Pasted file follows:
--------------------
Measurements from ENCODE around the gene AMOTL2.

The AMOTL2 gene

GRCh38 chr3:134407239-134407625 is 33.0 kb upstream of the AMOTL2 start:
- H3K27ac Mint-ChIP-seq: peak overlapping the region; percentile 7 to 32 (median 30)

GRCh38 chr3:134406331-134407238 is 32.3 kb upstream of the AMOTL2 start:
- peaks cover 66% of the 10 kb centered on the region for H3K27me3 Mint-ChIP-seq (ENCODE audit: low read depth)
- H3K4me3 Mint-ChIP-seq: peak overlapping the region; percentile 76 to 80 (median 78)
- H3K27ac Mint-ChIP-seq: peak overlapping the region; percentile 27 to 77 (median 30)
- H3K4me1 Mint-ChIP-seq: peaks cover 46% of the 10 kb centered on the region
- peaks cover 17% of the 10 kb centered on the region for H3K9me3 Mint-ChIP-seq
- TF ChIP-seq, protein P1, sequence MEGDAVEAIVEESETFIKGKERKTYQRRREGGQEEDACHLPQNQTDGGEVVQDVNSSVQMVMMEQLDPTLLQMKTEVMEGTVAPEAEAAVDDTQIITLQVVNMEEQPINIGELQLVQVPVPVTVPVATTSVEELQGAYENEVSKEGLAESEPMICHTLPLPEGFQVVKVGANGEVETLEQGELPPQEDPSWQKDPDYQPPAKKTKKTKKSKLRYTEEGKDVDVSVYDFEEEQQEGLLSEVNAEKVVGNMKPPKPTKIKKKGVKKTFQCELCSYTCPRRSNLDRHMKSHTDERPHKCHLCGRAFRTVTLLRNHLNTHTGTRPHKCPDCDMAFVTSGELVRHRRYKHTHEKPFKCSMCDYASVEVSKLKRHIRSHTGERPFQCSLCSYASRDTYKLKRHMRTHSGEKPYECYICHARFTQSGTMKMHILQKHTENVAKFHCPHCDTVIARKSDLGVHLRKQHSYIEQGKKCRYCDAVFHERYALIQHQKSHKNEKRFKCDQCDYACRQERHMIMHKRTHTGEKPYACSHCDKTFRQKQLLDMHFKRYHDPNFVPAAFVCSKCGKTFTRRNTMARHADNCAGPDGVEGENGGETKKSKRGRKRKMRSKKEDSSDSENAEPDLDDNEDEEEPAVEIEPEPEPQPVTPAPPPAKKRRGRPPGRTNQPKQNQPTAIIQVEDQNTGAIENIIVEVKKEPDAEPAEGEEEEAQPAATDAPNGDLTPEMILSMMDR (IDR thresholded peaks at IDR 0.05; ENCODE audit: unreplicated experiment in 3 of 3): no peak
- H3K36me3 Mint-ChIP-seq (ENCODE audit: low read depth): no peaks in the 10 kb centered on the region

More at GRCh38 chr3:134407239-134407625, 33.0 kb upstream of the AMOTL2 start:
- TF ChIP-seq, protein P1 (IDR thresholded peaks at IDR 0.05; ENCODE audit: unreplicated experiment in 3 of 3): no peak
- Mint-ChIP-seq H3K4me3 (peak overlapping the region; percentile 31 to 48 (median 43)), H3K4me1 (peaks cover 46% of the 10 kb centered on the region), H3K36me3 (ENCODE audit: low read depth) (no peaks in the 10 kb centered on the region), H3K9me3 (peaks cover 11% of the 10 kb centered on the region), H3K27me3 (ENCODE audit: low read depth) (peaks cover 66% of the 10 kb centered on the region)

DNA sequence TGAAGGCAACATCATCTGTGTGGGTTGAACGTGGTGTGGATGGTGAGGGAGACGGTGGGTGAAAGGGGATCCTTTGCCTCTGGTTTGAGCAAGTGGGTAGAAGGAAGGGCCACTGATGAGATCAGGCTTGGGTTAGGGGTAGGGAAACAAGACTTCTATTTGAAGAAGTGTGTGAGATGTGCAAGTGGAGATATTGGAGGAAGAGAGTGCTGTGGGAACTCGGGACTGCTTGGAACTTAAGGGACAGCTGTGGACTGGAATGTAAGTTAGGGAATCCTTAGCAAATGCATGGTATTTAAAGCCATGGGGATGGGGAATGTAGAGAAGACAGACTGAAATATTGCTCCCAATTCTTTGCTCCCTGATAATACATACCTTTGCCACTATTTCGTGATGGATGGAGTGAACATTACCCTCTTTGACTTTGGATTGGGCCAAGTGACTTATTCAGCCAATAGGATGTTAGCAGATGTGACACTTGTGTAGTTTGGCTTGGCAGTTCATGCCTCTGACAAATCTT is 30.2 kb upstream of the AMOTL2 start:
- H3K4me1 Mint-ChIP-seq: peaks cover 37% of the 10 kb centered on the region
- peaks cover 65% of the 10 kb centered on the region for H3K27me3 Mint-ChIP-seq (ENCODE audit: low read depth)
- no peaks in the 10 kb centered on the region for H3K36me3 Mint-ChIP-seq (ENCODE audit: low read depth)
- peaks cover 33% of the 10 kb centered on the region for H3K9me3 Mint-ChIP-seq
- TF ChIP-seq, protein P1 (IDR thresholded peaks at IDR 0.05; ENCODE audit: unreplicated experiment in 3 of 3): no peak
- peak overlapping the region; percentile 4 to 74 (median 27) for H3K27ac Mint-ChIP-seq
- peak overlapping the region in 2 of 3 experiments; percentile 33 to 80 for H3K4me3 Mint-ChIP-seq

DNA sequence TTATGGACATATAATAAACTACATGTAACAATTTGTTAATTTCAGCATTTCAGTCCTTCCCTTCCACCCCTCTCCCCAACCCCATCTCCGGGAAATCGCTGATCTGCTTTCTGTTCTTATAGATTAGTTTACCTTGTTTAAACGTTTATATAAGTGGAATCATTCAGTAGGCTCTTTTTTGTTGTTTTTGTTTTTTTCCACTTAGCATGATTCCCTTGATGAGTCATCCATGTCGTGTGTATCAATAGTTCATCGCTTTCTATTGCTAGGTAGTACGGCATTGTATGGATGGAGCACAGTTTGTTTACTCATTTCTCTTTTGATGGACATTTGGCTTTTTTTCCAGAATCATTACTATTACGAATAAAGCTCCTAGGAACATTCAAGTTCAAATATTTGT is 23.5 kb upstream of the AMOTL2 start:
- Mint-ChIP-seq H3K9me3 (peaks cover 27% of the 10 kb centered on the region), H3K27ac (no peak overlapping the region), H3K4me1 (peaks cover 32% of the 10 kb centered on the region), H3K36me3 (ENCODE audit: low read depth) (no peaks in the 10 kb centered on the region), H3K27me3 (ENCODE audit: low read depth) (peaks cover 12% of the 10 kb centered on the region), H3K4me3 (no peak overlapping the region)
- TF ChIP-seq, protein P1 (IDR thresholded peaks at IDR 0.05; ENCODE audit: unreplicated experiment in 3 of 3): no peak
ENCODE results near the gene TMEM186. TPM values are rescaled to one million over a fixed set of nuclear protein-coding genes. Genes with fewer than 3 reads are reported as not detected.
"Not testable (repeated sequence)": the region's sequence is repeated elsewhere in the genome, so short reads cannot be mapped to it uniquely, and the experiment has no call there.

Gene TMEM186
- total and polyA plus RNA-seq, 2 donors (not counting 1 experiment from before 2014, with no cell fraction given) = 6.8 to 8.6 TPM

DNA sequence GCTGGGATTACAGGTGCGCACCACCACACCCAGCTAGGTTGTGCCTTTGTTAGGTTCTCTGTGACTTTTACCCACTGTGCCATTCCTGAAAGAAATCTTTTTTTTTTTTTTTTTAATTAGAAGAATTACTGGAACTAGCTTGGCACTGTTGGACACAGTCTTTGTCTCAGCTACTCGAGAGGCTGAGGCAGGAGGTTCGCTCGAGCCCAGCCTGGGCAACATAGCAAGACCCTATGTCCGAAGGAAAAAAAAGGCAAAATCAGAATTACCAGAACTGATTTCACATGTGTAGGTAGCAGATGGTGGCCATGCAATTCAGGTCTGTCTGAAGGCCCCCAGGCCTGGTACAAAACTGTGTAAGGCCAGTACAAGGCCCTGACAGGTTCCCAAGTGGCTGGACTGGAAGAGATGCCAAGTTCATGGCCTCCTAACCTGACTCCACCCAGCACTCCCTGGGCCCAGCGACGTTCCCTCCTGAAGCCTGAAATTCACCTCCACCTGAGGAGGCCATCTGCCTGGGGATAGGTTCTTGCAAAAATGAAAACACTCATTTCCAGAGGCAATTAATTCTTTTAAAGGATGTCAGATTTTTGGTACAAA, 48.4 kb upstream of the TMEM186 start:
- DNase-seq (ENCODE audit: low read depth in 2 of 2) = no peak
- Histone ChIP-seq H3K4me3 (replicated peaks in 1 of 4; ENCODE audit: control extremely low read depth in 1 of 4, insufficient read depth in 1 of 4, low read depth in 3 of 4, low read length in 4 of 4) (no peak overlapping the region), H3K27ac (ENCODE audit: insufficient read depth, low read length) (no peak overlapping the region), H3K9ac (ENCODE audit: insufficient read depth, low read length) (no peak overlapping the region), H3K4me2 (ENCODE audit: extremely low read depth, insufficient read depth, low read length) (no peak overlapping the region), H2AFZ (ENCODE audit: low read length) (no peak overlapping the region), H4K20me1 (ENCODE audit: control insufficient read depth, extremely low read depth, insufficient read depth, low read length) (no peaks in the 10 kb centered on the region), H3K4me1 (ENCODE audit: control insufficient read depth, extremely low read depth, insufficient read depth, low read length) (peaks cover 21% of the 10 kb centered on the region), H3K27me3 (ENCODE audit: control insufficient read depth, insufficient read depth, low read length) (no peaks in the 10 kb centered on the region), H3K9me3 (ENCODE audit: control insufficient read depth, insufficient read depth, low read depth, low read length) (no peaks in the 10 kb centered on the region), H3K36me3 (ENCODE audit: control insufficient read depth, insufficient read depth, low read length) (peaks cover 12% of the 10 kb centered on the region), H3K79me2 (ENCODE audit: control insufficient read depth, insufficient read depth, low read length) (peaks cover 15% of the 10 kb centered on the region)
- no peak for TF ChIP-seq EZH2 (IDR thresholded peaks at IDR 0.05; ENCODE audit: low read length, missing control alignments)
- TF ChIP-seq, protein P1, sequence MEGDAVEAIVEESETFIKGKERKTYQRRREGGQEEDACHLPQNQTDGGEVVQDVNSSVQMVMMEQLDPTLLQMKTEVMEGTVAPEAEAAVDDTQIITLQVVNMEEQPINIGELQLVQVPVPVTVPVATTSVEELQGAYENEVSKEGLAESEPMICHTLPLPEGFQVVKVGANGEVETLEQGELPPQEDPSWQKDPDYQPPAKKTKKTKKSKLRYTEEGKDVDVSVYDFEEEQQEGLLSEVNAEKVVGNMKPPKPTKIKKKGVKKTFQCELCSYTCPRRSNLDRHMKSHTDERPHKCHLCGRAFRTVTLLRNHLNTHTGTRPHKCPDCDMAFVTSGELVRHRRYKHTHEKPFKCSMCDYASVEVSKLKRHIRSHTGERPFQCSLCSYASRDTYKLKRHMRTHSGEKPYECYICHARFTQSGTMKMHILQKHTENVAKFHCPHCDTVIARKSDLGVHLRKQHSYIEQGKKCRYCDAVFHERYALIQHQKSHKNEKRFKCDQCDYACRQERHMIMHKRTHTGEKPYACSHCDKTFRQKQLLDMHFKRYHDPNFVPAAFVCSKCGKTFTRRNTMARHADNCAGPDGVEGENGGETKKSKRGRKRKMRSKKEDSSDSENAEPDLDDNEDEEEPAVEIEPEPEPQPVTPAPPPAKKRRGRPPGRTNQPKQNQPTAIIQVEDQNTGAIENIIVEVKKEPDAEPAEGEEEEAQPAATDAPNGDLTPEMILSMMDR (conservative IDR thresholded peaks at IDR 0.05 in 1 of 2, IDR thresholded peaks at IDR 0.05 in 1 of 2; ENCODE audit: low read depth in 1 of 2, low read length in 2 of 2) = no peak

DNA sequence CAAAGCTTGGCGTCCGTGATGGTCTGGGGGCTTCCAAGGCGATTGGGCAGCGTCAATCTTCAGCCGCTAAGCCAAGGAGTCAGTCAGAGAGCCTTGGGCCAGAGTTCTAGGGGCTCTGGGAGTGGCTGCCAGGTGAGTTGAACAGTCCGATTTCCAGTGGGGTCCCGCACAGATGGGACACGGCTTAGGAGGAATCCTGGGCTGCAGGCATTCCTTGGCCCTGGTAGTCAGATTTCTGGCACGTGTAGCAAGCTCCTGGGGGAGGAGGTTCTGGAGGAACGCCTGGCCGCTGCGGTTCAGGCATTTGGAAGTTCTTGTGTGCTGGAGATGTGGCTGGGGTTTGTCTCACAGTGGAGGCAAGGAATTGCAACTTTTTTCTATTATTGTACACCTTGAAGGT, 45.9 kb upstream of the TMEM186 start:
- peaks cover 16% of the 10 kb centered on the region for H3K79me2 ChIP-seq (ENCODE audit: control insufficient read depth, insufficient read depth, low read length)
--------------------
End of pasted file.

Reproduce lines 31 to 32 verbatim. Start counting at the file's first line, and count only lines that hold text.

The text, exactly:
DNA sequence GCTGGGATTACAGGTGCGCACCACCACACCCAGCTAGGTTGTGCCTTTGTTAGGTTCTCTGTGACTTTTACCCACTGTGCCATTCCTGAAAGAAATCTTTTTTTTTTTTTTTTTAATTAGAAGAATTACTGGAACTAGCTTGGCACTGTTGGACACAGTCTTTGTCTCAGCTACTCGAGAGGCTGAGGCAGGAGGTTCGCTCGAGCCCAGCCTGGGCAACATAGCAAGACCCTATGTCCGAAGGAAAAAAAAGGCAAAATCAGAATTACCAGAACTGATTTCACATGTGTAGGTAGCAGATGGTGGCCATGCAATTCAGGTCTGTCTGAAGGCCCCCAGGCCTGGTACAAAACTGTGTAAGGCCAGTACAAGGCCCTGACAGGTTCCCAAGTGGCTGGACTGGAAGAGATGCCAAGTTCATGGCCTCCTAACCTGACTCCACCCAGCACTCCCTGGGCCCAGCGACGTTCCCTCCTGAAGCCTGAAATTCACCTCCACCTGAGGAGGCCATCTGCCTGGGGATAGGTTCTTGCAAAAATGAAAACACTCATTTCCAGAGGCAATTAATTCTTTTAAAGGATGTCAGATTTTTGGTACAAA, 48.4 kb upstream of the TMEM186 start:
- DNase-seq (ENCODE audit: low read depth in 2 of 2) = no peak